It wasn’t an easy ride for the Milan-born defender, who had to wait until 2014 to make his debut, 35 matches after he got his first call-up to the squad in 2012. Before Mancini took charge of the national team in 2018, Acerbi only had 2 caps to his credit. By the end of 2021, Acerbi accrued 22 caps in the era of Chiellini-Bonucci partnership – the foundation upon which the Italian national team was built. But Francesco Acerbi was the rock Mancini could rely upon when needed. 

During his early days, Francesco Acerbi was a party animal whose career nearly derailed. The youngster was part of the Milan ultras group5. At 14, he left a small team to play amateur football with his friends. He got his career back on track in 2008/09 season at the age of 20, with then fourth division side FC Pavia 19116. Two years later, he found himself at Serie B side Reggina 19147. In 2011 he secured a contract with Serie A side Genoa8 and then played for ChievoVerona9 in Serie A and the next year he found himself making his UEFA Champions League debut for AC Milan10 against Malaga CF11 and also earned a call up to the Italy national team.

Francesco’s father, Roberto, survived multiple strokes but died in 2012, four months before his son signed for giants, AC Milan. He was the one who constantly challenged Acerbi and the dutiful son dedicated his Serie A debut with the following words, ‘I did it for my father, not for me’. Years later Acerbi shed some light on his party life, ‘I was wearing Alessandro Nesta’s No 13 but I was partying rather than training. I used to drink anything and I seriously considered quitting football. Cancer saved my life. I thank God for this.’

In July 2013, during a preseason medical with Sassuolo12, Acerbi was diagnosed with testicular cancer. The tumour was removed but reappeared soon afterwards, forcing Acerbi to undergo chemotherapy for three months. ‘Back then I had no fear. I just wondered why the cancer did not change me. Then, during a Sunday afternoon nap, I had a strange dream. It was like my father and God were the same person, pushing me to improve. I cried and realised that cancer was an opportunity. I had something to fight against again.’

A new life began, night outs were replaced by regular life, training and peaceful evenings. Alcohol was replaced by water, vegetables, fruit, rice and bresaola. Acerbi got his career back on track with 149 appearances in Serie A without missing a match, first for Sassuolo and from 2018 onwards for Lazio. No rest, no injury or suspension for over three years.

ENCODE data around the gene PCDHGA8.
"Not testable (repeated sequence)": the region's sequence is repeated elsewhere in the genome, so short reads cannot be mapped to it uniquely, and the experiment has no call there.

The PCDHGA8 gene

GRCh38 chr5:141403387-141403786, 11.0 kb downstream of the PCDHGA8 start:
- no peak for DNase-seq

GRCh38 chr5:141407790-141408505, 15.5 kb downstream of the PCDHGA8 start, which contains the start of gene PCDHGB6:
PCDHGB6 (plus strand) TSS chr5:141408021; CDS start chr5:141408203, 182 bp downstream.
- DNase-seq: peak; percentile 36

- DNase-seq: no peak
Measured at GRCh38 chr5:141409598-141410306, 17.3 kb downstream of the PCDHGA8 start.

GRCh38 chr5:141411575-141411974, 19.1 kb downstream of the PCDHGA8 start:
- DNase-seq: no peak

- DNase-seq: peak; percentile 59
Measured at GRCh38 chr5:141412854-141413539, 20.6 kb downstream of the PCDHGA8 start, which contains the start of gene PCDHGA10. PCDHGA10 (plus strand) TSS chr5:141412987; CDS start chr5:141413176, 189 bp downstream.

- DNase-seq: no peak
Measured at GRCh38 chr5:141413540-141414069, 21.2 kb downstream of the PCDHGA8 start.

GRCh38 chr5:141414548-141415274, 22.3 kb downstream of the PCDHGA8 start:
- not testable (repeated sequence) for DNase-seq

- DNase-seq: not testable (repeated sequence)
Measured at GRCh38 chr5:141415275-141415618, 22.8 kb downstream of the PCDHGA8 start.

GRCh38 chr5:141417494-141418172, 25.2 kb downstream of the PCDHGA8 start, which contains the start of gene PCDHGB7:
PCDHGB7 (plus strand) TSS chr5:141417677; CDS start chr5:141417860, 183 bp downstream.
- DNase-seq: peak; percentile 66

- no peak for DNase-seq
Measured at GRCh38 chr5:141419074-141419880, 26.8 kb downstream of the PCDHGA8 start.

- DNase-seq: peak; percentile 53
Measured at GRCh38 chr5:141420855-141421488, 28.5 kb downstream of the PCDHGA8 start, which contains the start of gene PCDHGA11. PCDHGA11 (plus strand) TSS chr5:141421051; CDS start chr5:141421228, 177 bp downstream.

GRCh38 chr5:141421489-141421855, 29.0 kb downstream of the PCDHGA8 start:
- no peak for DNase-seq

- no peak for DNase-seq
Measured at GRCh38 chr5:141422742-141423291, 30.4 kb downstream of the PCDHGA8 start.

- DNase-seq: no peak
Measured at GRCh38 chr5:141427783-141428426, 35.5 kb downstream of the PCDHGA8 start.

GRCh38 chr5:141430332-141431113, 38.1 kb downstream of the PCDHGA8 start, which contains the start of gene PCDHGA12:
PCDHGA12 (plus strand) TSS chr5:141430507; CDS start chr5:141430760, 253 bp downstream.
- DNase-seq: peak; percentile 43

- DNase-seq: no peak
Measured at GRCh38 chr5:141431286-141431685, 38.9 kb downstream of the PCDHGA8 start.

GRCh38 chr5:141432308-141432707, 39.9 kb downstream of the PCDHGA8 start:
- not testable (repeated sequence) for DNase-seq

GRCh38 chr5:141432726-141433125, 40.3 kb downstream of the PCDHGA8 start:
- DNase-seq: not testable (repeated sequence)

Premier League champions in 2015/16 Leicester City came calling for his signature in-between. Acerbi didn’t leave the family club Sassuolo, which always stood by him. Acerbi started spending hours with disabled people and children with cancer. Almost every Thursday morning, you could find him in a work smock, assembling fishing floats and modelling clay with disabled workers. ‘I feel at home here,’ he said. ‘These guys hug each other, always say “thank you” and do not judge other people. They help me see life from the right perspective’.

Even after his move to Lazio for Champions League football, his priorities didn’t change. He still sees sick children and prays to his father. An admirer of Pope John Paul II, Acerbi leads a life inspired by Catholic values.

In July 2019, Bologna manager Sinisa Mihaljovic revealed that he had been diagnosed with an acute form of leukemia. Acerbi put up an Instagram post asking the former Milan manager to show courage. ‘You must not give up, you must have courage! These are obvious but true words. Mister, let me tell you to face this bad phase fully, not caring about what you have! Live as if you have nothing and always think positive, COURAGE.’

The Italian national team had visited a Children’s hospital in October 2019, and the members of the squad gave away gifts and match tickets to them. When it was time to return, Acerbi was willing to miss the team bus: ‘I don’t care, they can go. I’ll take a taxi. But I won’t leave until I’ve seen everyone.’

Among other things, Acerbi’s Instagram bio reads, ‘Account ufficiale del Leone’, which translates ‘Official account of the Lion’. The lion became a symbol for Acerbi in memory of a little boy who succumbed to cancer. ‘He is my lion, he passed away fighting’. Ascerbi adopted the nickname, ‘Leone’, lion in Italian.

The lion who beat cancer to conquer Europe lives a life of Catholic values.

1 The Italian National team is nicknamed Azzurri.

2, 3, 6-11 Inter Milan, Sampdoria, Lazio, FC Pavia 1911, Reggina 1914, Genoa, ChievoVerona, AC Milan, Sassuolo are Italian professional football clubs.

4 https://www.mirror.co.uk/sport/football/news/priest-reveals-roberto-mancinis-saintly-1218390

5 Ultras are a type of association football fans, known for their fanatical support.